Times Literary Supplement (11th January 1936): There is a railway tunnel near Dover, with a ventilating shaft in the middle, so tempting to novelists that within six months two of them have taken it as scene.  The first was the author of “The Stolen Boat Train” [Douglas G. Browne]; the second is Mr. Burton.  In that tunnel Sir Wilfred Saxonby, head of a City firm of importers, was shot in a first-class carriage.  How it was done was a puzzle for a time; who planned the ingenious method was a puzzle till the end. Sir Wilfred was not a very amiable man.  Indeed, search revealed that he was planning severe injury to an enemy of his.  Was it that enemy who planned the murder?  Or was it Sir Wilfred’s niece, his son, his daughter, his chicken-farming son-in-law, his secretary, Torrance, or Dredger, the old ex-manager of the Manchester branch?  Merrion, the miraculous amateur, made guesses, Inspector Arnold followed them up, and the murderers were duly hanged.  Luckily the skilled forger in real life is seldom also a skilled burglar.

New Statesman & Nation (Ralph Partridge, 25th January 1936): Death in the Tunnel, Death in the Wheelbarrow and A Word of Six Letters are compounded of standard materials by gentlemen who know all about mass production technique.  The results are exactly what one expects; unpretentious, readable books which neither disappoint nor exhilarate.  The wheel-barrow contained the body of a middle-class bachelor who had retired to live in the country on ₤1,200 a year, and was wheeled along a country lane just after closing time in the village pub.  The tunnel (Blackdown tunnel on a suburban line) was exploited most recklessly by a murderer to make the death of a company director in a first class carriage look like suicide.  The word of six letters was found to be applicable to the death of a rich Dorset squire, who went out for a ride and was found with a broken neck.  The villain is conspicuous in A Word of Six Letters, fairly guessable in Death in the Tunnel, and frankly imposed on readers in Death in the Wheelbarrow.

Sat R of Lit (7th November 1936, 40w): A-1 Puzzler.

Books (Will Cuppy, 8th November 1936, 260w)

NY Times (Kay Irvin, 8th November 1936, 340w): In the first few pages it may look to the too cocksure reader as if this mystery were going to be fairly easy.  But it soon turns out to be anything but.  Dark is the Tunnel is before all else a puzzle: close-knit, surprising in almost every detail of its progress, and so well balanced in its various clues that the reader is utterly baffled—and the author is human enough to let us see that his detectives are baffled too.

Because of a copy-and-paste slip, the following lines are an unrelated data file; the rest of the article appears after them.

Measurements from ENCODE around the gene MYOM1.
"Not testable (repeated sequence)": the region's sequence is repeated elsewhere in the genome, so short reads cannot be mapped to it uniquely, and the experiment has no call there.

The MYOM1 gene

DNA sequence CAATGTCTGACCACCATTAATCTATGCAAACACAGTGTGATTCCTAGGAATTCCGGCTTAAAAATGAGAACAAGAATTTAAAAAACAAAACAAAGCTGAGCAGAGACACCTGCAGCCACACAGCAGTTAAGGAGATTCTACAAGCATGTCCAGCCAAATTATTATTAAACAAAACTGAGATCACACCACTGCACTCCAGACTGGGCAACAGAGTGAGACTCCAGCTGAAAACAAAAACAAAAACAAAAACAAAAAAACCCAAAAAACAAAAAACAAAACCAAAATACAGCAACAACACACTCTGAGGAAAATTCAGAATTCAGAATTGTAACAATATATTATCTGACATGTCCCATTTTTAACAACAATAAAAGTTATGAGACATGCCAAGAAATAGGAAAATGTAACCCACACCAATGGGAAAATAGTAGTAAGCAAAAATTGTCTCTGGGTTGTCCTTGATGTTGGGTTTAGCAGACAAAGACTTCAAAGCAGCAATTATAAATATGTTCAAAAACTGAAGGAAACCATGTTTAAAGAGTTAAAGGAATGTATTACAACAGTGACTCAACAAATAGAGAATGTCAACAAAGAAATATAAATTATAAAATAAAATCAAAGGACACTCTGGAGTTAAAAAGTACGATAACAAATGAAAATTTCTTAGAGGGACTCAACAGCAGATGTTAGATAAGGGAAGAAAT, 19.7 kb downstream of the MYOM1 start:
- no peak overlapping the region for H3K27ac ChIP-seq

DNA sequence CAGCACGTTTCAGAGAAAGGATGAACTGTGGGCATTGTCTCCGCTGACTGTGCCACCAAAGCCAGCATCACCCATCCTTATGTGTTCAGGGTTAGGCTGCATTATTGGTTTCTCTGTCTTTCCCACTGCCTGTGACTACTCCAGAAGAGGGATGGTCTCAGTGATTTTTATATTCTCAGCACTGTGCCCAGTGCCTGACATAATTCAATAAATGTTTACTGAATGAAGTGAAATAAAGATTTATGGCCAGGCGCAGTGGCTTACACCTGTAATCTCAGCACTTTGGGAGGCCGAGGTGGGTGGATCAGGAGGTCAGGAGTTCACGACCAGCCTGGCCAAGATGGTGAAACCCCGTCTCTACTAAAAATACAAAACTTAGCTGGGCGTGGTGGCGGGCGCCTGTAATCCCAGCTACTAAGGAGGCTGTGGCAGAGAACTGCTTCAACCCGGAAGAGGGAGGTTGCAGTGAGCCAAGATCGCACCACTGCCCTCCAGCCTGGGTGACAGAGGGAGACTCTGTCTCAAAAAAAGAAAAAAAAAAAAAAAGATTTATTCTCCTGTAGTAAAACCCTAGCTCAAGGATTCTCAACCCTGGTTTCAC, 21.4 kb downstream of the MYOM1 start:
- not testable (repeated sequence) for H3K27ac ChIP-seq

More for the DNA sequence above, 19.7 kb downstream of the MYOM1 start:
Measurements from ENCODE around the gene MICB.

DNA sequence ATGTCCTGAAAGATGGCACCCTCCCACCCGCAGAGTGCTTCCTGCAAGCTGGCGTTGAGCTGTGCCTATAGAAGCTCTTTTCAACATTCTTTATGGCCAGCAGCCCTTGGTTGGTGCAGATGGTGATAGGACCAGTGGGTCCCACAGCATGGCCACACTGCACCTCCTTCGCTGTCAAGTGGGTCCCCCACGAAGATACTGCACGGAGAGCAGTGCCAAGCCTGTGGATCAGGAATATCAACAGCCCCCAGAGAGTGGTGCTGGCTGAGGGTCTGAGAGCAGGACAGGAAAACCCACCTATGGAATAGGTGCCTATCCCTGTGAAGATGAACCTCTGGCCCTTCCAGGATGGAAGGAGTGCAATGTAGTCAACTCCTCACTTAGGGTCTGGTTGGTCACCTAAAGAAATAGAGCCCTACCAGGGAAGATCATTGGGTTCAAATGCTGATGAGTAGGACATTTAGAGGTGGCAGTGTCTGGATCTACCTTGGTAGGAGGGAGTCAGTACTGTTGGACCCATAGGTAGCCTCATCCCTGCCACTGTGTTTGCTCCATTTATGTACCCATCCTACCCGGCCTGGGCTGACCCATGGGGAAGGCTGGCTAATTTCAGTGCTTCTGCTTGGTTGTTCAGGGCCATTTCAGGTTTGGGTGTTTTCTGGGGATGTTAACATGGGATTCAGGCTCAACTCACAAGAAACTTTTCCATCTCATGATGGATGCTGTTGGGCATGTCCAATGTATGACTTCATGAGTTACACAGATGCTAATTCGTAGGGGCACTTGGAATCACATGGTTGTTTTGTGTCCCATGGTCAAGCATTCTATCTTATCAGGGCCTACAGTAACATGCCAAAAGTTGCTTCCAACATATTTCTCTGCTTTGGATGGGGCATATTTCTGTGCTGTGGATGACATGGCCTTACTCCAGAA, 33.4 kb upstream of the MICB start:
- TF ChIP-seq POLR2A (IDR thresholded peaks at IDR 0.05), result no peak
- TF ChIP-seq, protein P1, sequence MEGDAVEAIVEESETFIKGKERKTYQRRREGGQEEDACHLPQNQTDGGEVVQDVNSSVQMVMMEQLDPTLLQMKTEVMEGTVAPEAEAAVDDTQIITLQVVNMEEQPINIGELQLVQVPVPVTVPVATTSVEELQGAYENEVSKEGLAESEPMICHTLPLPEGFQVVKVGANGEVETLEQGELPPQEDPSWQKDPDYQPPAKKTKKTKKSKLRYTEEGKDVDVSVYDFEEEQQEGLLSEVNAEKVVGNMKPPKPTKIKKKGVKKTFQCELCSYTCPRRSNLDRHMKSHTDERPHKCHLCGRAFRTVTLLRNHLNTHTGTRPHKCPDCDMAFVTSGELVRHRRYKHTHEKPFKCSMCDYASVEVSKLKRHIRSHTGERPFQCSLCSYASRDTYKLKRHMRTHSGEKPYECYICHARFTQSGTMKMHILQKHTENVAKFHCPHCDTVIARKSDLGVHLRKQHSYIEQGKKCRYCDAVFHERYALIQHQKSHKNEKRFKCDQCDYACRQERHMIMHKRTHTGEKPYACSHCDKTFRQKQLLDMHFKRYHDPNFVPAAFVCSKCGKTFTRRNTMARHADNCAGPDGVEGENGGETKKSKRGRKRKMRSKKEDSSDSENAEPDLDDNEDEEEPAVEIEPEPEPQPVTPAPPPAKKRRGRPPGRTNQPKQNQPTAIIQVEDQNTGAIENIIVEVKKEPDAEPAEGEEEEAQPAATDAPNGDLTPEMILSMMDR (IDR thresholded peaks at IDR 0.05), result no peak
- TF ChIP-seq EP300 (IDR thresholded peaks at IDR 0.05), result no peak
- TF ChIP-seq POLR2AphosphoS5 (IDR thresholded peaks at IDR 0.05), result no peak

A Catalogue of Crime (Barzun & Taylor, 1989): The first Burton stories that the collectors ever read, and brand new at the time.  Among railway stories the present tale ranks very high, as it does also among Burton’s large output.  The motive of revenge, the shenanigans with the airshaft, the timing, and the telling are all excellent, and the few faults characteristic of the mid-thirties in no way spoil a most rereadable affair.

6 thoughts on “Death in the Tunnel (Miles Burton)

  1. I didn’t dislike it as much as you did, but it did rather turn me off reading Burton. Symons’s phrase really is apt: “hum-drum”. But perhaps I should give Death on the Board a shot.


    1. I wouldn’t give up on Street, but you have to be selective. Murder, M.D. and The Three Corpse Trick (both mid-’40s) are my two favourites as Burton; both are crisply written, and have good puzzle plots.

      The ’30s Burtons can be humdrum; from the ’40s on, Street tried to jazz up the Burtons, writing solid village mysteries with more character interest.

      The books as Rhode began as scientific problems in the line of R. Austin Freeman, and end up as police procedurals. Of those, The Claverton Mystery is a classic; and Death on the Board has lots of splendid murders.

      A lot of the ’20s books have plenty of action; Dr. Priestley nearly gets killed several times – particularly in The Ellerby Case and The Murders in Praed Street (early serial killer case). I’d also recommend The Venner Crime, The Corpse in the Car, Proceed with Caution (the Humdrum school at its best), and Death in Harley Street.

      Post-WWII, Vegetable Duck has a memorable murder method, too. Dr. Goodwood’s Locum and Licenced for Murder are clever late books, although slow.

      This is my 80th or so Street mystery – so I’ve only read about half… Have you read Curt Evans’s book on Street, Crofts and Connington? There are others he recommends that I haven’t found copies of: Peril at Cranbury Hall, Dead Men at the Folly, Murder of a Chemist, Death at Low Tide, Death at the Helm, They Watched by Night, and Death at the Dance, for instance.


  2. Masters of the Humdrum? Yes, heard of it. 😁
    I own Murder on Board so will give that a try. Might not be for a while, but if this “social distancing” lasts long enough … If I like it I will compare your list to what’s on Kindle.


  3. No, not in quarantine,but avoiding crowds. Plus a lot of stuff is closing here. The library has closed all branches for example and there might be more in the coming week. Step daughter is in quarantine as she is a nurse and a patient tested positive.